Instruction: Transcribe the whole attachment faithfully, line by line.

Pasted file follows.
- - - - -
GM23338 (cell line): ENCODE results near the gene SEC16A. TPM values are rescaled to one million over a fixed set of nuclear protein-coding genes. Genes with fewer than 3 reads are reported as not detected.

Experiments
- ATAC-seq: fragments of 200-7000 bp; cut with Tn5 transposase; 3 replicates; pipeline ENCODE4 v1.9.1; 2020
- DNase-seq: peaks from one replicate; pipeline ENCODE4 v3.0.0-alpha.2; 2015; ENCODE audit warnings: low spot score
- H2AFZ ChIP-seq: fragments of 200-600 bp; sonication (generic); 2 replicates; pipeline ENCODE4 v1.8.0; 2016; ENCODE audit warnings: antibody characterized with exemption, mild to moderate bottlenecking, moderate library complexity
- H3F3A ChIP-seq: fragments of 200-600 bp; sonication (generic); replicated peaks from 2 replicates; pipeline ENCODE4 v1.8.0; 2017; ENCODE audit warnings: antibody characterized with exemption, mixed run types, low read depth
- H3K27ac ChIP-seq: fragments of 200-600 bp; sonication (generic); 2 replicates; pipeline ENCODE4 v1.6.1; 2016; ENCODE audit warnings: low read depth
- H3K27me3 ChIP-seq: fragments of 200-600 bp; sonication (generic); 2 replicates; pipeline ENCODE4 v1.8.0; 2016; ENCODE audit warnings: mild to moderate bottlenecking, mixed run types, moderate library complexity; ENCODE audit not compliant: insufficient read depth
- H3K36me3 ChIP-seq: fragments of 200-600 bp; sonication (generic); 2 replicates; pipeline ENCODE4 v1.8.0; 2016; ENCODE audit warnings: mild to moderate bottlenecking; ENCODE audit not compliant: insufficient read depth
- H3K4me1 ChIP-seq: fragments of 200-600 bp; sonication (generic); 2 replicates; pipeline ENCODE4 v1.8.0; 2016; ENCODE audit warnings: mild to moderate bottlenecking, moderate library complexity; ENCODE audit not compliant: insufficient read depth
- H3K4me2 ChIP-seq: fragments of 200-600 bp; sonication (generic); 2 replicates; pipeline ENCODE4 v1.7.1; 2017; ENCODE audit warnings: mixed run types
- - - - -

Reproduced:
GM23338 (cell line): ENCODE results near the gene SEC16A. TPM values are rescaled to one million over a fixed set of nuclear protein-coding genes. Genes with fewer than 3 reads are reported as not detected.

Experiments
- ATAC-seq: fragments of 200-7000 bp; cut with Tn5 transposase; 3 replicates; pipeline ENCODE4 v1.9.1; 2020
- DNase-seq: peaks from one replicate; pipeline ENCODE4 v3.0.0-alpha.2; 2015; ENCODE audit warnings: low spot score
- H2AFZ ChIP-seq: fragments of 200-600 bp; sonication (generic); 2 replicates; pipeline ENCODE4 v1.8.0; 2016; ENCODE audit warnings: antibody characterized with exemption, mild to moderate bottlenecking, moderate library complexity
- H3F3A ChIP-seq: fragments of 200-600 bp; sonication (generic); replicated peaks from 2 replicates; pipeline ENCODE4 v1.8.0; 2017; ENCODE audit warnings: antibody characterized with exemption, mixed run types, low read depth
- H3K27ac ChIP-seq: fragments of 200-600 bp; sonication (generic); 2 replicates; pipeline ENCODE4 v1.6.1; 2016; ENCODE audit warnings: low read depth
- H3K27me3 ChIP-seq: fragments of 200-600 bp; sonication (generic); 2 replicates; pipeline ENCODE4 v1.8.0; 2016; ENCODE audit warnings: mild to moderate bottlenecking, mixed run types, moderate library complexity; ENCODE audit not compliant: insufficient read depth
- H3K36me3 ChIP-seq: fragments of 200-600 bp; sonication (generic); 2 replicates; pipeline ENCODE4 v1.8.0; 2016; ENCODE audit warnings: mild to moderate bottlenecking; ENCODE audit not compliant: insufficient read depth
- H3K4me1 ChIP-seq: fragments of 200-600 bp; sonication (generic); 2 replicates; pipeline ENCODE4 v1.8.0; 2016; ENCODE audit warnings: mild to moderate bottlenecking, moderate library complexity; ENCODE audit not compliant: insufficient read depth
- H3K4me2 ChIP-seq: fragments of 200-600 bp; sonication (generic); 2 replicates; pipeline ENCODE4 v1.7.1; 2017; ENCODE audit warnings: mixed run types